Answer: For best results, consider trees that are dwarf varieties, like the Meyer lemon, or a variety that is grafted onto dwarfing rootstock.
Meyer lemons are hardier than other lemons and more generous about fruiting. They produce medium size juicy lemons. And here's an added bonus: The waxy white blossoms are lovely and fragrant.
Tips for growing your indoor lemon tree
If you purchase your Meyer lemon from a nursery, look for plants that are at least 2 to 3 years old. Improved Meyer lemons are also suitable as houseplants. They can be maintained at 3 to 5 feet tall and if you have the knack, lemon trees make wonderful Bonsai specimens.
Citrus prefer a slightly acid, all-purpose mix, which you can get by using a peat-moss based growing mix. (Remember, you get what you pay for, so don't go for the cheap products.)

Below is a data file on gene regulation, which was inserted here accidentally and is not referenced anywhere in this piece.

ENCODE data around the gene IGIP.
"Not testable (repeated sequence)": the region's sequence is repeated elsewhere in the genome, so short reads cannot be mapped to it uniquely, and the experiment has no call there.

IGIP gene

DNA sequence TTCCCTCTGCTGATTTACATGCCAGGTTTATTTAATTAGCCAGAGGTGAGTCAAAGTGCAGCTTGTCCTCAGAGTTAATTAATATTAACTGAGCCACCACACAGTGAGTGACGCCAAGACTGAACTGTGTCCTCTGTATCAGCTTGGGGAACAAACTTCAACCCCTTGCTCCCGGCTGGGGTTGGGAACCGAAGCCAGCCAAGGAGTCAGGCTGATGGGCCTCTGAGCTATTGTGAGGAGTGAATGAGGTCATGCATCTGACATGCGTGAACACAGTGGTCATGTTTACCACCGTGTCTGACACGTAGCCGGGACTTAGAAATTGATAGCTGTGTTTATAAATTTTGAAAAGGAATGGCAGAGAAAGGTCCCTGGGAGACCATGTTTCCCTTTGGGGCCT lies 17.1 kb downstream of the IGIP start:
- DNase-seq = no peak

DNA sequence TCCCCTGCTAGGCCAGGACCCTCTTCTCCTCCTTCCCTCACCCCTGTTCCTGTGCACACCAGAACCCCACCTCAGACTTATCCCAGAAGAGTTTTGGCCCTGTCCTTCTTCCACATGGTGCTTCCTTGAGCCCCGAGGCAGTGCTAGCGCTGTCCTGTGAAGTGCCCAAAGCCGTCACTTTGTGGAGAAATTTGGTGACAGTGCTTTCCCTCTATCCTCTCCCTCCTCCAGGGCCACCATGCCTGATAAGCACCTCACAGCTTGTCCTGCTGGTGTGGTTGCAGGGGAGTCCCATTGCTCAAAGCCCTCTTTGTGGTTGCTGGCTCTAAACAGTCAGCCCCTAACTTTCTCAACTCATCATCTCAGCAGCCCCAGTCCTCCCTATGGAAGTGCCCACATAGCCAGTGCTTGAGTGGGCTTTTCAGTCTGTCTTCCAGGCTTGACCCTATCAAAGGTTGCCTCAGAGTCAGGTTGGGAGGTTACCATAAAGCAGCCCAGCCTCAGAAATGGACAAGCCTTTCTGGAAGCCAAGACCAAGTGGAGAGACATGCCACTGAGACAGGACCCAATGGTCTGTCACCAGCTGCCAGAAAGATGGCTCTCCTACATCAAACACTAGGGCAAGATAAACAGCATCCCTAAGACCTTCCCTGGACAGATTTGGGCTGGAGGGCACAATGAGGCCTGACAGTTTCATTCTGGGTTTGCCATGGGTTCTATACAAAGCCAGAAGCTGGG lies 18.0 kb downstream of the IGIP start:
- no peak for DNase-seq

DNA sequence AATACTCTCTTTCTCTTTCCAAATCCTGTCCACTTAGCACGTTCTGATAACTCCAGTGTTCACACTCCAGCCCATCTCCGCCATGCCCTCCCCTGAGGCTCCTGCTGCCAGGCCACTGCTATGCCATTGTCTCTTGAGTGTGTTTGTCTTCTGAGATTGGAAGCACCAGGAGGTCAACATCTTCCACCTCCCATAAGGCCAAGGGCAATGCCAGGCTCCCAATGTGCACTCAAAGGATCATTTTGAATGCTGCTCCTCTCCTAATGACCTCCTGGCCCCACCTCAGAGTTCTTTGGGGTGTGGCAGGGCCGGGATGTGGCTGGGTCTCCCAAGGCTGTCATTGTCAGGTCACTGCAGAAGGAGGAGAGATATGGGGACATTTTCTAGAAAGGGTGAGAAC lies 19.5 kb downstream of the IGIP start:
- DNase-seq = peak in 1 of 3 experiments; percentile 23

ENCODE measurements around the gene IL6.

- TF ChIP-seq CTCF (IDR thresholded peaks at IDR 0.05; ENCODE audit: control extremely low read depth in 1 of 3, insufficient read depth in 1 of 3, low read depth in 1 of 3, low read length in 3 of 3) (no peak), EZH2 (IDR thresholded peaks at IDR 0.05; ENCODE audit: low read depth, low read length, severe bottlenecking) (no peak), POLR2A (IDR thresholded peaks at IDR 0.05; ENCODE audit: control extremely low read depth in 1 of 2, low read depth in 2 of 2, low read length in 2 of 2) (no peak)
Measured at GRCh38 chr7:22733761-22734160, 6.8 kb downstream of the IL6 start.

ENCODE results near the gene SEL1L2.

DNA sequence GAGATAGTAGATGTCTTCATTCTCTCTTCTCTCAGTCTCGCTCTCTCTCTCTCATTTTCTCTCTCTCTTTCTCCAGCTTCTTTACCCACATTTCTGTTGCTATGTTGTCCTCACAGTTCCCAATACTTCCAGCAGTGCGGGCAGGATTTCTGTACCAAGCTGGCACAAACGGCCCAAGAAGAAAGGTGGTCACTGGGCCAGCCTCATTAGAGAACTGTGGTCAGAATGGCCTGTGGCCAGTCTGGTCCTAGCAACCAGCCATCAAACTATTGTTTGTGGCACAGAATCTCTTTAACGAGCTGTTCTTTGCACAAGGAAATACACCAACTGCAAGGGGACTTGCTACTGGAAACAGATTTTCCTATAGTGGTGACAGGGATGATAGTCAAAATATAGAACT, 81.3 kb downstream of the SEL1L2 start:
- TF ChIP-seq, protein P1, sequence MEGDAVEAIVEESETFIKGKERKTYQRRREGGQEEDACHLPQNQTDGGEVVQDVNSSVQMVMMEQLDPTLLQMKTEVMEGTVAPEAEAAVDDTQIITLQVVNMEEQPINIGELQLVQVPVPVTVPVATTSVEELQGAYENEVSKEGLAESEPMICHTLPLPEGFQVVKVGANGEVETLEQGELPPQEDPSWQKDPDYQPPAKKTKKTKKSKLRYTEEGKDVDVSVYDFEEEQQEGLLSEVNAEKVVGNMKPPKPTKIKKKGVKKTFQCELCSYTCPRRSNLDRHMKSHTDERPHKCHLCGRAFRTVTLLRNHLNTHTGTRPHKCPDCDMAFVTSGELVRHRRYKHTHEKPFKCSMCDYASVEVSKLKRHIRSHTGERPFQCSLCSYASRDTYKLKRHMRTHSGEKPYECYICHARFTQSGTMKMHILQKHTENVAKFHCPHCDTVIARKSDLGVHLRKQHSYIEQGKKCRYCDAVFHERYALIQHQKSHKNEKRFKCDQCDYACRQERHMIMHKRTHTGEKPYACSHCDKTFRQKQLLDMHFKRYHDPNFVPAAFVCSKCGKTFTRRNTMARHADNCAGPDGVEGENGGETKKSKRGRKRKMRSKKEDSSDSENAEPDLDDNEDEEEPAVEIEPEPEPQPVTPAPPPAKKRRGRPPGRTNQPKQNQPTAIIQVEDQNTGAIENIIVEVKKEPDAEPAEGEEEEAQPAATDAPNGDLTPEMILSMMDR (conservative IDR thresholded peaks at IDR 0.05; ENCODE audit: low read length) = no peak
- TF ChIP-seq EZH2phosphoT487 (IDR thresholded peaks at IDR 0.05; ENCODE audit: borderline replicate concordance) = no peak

Lemon trees thrive in a normal temperature range of 70 degrees during day to 55 degrees at night. TIP: Though the plants are evergreen they will go into dormancy and stop growing below 54 degrees F.)
Set your lemon tree in full sun from a southern exposure. Trees need lots of light. If that's not possible, or if you're growing yours indoors, supplement the light by installing 40-watt fluorescent shop lights above the plants -- especially important in the winter, when they need 12 hours of light.
You'll need to keep the soil evenly moist and you can give your lemon tree a shower occasionally.
If you grow plants indoors, bees and insects can?t pollinate them. So you need to use a paintbrush or cotton swab to rub pollen within the flower. Sometimes they will produce fruit without doing this, but it's a good idea to increase your chances!
Best wishes with your new tree!
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